The Housing First England project has been working to support and grow a national movement of Housing First services since 2016, improving the lives of some of society's most vulnerable people.
Housing First new guidance
Over 30 services are fully operational in England, and Homeless Link is providing advice and support to these providers in several ways, such as two very successful Big Team Awayday events for frontline workers in April this year.
In the lead up to the General Election, the Conservative party manifesto pledged to use a Housing First approach as one of the ways of tackling homelessness, and subsequently the Secretary of State for Communities and Local Government, speaking at a Big Issue parliamentary event, said that he wanted to see Housing First “rolled out across Britain”.
The principles of Housing First
Since the launch of the programme, we have faced a dilemma on whether to describe Housing First as a “philosophy” or a “model”. We agreed that Housing First is not a prescriptive model but a set of principles, and these were successfully launched at the end of 2016. Schemes should show “fidelity” to these principles in order to be truly described as Housing First. This has revealed a wider learning point around what Housing First actually means. We have come across services that do not describe themselves as Housing First, but reflect the principles and others that do not reflect the principles, but are describing themselves as Housing First!
One of the key findings of Homeless Link’s 2015 research (1) was that fidelity to the model of Housing First has been mixed with many services conflating a “housing-led” model, which provides a much lower level of support. Housing First is defined by housing with wraparound intensive support, designed for entrenched rough sleepers with multiple and complex needs. This is an ongoing discussion that the research programme detailed below will explore.
New guidance for commissioners
This summer, we published two pieces of guidance for support providers and social landlords and this week these are being joined by new guidance for commissioners. This aims to provide support to local areas, helping them to appreciate the strategic relevance of commissioning Housing First, establishing need by understanding the numbers of people with multiple and complex needs in the locality, and the potential outcomes and savings that can be gained. Housing First is not a low-cost option, however, the long term benefits cannot be overstated.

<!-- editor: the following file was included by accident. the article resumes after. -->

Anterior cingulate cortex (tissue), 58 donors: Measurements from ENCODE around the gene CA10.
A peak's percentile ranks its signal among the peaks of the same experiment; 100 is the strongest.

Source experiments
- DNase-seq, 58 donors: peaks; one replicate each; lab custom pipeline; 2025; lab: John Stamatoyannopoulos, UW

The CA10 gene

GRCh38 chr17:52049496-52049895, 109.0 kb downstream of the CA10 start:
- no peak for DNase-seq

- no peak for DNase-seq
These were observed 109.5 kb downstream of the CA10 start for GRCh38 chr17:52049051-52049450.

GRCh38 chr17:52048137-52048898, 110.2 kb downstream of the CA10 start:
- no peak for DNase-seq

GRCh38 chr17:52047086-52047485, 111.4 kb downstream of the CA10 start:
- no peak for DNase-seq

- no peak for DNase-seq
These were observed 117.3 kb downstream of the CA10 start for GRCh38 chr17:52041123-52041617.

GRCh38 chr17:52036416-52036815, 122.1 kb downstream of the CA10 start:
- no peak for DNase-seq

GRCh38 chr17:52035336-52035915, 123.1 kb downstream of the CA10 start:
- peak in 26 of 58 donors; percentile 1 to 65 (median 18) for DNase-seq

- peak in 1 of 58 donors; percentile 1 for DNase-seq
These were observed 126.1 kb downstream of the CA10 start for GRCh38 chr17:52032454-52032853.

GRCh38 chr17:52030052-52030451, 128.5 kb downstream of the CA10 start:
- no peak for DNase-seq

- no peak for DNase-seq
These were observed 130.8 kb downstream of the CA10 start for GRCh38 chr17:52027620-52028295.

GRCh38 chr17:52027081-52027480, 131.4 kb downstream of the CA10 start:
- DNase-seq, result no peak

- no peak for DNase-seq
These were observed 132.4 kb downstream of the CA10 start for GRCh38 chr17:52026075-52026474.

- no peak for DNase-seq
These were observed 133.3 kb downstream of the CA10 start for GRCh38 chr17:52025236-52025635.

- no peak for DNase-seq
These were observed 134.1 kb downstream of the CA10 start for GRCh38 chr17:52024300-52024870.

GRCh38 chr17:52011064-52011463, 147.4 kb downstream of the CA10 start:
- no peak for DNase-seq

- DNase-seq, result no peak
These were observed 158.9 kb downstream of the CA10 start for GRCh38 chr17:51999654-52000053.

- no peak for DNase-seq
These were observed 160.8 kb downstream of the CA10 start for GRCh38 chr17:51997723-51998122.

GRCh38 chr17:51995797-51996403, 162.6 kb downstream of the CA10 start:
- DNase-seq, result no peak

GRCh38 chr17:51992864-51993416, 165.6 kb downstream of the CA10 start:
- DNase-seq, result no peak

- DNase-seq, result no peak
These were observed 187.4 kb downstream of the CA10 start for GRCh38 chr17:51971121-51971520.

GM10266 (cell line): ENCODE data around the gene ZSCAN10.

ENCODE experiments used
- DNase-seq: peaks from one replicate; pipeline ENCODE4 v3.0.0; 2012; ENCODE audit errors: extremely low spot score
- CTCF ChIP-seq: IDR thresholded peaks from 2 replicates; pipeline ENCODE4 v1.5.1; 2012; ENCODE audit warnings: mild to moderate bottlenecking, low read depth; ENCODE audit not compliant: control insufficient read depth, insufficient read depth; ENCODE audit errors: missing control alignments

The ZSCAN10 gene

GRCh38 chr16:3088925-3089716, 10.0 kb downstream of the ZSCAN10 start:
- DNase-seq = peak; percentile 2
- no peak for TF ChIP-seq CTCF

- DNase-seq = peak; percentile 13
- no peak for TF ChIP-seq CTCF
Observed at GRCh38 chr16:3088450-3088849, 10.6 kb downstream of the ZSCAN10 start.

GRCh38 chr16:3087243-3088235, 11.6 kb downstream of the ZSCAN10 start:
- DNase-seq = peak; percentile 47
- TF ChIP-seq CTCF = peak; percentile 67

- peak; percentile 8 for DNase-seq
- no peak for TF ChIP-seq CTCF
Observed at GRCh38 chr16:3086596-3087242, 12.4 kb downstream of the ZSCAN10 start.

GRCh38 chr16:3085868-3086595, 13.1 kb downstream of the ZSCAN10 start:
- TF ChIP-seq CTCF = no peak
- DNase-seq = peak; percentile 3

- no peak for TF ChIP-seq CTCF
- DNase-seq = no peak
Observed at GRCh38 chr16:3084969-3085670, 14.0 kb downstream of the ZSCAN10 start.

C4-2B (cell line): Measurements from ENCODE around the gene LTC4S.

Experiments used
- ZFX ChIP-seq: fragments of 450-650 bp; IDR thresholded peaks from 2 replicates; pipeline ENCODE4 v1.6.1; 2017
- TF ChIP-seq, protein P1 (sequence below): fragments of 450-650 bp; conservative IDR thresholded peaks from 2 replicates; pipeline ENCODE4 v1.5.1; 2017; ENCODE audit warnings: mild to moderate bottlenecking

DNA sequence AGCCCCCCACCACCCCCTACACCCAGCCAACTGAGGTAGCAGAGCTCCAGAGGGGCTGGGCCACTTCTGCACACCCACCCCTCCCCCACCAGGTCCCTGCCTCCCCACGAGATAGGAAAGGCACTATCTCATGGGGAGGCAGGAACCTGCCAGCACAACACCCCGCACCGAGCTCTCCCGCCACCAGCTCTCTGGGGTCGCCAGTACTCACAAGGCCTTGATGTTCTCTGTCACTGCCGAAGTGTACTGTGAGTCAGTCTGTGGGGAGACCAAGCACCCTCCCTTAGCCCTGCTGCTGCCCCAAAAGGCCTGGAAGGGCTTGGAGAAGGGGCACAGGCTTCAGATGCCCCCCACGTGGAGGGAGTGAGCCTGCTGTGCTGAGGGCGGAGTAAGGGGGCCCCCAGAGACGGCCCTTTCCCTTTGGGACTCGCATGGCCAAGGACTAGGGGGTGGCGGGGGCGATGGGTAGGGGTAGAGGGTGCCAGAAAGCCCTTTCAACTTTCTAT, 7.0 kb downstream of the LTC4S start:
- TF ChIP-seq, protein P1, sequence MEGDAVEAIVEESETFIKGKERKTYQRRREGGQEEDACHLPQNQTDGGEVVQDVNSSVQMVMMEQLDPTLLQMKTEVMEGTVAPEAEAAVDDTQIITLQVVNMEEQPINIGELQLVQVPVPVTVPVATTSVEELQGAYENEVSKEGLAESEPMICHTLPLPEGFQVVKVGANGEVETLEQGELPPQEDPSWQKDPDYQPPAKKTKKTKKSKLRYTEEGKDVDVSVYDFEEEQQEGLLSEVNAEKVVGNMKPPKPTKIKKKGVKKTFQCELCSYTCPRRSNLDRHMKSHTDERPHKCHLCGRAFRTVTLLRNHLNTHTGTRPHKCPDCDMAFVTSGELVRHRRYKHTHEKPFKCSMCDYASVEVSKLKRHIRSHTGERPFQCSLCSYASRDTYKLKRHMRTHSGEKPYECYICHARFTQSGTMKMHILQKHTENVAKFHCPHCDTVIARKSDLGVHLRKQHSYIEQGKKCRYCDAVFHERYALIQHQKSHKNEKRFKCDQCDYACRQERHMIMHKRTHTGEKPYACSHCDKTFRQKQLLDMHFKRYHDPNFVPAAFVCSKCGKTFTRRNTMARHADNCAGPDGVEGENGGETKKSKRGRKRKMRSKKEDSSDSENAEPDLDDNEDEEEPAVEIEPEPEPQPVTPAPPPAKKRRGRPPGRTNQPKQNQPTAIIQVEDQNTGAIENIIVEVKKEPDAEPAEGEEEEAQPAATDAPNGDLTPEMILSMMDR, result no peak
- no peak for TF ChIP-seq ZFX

Throughout the project, we will be taking an in-depth look at the cost effectiveness of Housing First and what makes it successful. A three-part research programme will examine models of Housing First in England, “who pays” to understand who is commissioning Housing First and why, and the impacts of Housing First on individuals, communities and the public purse.
Overall, there has been an unprecedented demand for knowledge about Housing First. The regional events to launch the principles were oversubscribed, and we were able to support Housing First residents to speak at these events about their experiences, which proved powerful and enabled us to illustrate the direct impact of Housing First on people’s lives.
As with any project of this type, we have planned for an evaluation, which is currently under way. The final evaluation report will be published before the project ends in December 2018.
For further information, contact Joanne Prestidge, Innovation and Good Practice Manager at firstname.lastname@example.org and to find out more about the research programme, contact Debra Hertzberg, Research Manager at email@example.com
1. Homeless Link Policy and Research Team (2015) “Housing First” or “Housing Led”? The current picture of Housing First in England. Homeless Link, London.
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